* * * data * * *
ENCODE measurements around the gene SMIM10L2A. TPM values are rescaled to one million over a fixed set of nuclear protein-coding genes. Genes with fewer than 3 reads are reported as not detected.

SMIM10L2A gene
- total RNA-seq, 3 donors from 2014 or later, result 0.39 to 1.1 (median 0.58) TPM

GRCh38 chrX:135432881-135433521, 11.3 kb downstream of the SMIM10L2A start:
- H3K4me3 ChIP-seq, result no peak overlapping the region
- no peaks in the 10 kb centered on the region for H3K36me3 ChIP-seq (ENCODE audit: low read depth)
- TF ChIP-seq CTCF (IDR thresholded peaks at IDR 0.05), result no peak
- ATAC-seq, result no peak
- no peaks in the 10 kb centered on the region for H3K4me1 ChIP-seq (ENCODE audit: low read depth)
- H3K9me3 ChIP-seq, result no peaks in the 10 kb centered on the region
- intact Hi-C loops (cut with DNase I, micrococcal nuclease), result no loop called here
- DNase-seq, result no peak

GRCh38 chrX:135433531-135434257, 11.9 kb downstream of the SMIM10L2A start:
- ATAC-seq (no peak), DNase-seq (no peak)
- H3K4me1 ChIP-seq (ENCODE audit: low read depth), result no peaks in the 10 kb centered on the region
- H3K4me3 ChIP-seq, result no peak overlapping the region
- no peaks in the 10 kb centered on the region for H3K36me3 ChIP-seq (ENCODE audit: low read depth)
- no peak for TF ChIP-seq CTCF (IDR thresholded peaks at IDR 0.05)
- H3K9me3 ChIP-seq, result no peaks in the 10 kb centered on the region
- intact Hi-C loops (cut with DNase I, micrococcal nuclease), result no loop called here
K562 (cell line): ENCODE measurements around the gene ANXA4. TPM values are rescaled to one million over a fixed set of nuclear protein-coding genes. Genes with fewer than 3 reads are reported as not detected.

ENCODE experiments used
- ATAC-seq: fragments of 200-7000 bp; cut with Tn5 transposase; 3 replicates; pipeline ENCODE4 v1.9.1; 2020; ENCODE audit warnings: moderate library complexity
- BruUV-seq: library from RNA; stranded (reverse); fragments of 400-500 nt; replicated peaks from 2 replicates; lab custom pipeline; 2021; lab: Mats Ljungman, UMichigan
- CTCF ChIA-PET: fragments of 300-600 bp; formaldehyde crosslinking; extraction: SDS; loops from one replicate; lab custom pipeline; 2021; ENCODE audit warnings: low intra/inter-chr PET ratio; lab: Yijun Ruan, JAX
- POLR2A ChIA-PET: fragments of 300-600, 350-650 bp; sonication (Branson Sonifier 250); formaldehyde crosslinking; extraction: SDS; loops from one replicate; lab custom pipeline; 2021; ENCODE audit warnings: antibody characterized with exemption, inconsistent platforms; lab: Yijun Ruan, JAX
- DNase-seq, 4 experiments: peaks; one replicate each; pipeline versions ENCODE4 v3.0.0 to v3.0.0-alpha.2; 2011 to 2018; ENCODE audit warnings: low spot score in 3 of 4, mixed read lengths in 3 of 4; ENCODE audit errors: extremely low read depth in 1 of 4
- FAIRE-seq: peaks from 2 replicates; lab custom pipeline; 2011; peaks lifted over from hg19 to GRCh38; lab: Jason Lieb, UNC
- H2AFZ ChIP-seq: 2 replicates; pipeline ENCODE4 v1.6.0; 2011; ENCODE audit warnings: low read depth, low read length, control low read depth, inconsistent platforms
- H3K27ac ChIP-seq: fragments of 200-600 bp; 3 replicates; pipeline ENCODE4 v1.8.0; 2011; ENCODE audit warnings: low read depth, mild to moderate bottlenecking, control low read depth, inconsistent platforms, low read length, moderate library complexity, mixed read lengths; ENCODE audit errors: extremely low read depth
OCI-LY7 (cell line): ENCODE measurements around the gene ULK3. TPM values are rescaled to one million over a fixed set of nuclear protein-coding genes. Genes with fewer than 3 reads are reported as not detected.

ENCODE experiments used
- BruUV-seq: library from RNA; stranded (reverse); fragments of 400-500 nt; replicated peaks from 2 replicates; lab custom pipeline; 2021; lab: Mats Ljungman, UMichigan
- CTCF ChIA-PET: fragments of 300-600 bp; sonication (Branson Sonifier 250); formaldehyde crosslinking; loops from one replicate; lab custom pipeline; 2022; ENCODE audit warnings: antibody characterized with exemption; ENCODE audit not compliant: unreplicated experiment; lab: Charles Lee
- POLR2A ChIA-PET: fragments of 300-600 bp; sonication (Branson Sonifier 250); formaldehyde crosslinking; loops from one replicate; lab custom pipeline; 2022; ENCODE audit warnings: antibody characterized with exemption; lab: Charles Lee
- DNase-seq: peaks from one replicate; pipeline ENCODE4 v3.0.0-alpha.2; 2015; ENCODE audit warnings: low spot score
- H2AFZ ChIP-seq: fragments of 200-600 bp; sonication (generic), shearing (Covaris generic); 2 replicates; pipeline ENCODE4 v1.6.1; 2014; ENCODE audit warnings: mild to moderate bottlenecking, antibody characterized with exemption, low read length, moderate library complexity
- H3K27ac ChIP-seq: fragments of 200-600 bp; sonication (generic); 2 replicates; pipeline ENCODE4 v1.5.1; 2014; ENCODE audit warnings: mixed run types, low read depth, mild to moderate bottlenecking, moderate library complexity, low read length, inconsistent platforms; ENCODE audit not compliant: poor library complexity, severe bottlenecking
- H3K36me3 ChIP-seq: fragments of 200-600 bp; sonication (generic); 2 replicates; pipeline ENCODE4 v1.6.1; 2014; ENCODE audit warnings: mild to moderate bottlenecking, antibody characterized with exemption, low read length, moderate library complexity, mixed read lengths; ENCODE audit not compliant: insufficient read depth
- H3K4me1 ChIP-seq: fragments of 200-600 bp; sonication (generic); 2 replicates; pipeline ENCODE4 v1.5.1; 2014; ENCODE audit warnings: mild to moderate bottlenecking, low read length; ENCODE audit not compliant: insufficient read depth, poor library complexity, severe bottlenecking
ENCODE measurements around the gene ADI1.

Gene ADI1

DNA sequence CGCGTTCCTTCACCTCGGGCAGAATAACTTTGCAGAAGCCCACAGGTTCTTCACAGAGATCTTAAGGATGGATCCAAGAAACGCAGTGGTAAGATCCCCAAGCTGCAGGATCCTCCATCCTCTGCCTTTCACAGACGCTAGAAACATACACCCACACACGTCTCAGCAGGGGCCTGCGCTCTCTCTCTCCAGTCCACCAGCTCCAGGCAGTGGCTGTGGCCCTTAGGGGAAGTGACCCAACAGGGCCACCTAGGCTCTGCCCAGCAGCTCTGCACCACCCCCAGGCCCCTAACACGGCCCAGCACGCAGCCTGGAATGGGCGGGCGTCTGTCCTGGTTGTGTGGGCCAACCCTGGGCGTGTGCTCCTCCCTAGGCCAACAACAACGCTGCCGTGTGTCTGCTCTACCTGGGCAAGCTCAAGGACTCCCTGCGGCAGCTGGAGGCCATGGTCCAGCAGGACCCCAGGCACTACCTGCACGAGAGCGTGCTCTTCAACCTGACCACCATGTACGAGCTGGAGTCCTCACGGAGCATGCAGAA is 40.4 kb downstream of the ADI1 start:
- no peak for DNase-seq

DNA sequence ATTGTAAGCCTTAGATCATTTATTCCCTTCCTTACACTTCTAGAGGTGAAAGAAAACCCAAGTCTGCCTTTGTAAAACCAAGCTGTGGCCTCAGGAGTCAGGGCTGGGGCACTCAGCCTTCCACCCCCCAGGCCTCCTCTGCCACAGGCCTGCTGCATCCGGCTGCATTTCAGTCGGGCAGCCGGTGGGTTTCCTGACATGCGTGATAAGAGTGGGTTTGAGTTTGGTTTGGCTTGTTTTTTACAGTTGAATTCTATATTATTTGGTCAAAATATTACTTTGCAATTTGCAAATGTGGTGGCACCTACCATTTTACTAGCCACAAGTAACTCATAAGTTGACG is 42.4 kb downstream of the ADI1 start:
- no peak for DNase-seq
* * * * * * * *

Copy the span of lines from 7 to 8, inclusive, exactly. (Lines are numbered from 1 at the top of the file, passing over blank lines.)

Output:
- TF ChIP-seq CTCF (IDR thresholded peaks at IDR 0.05), result no peak
- ATAC-seq, result no peak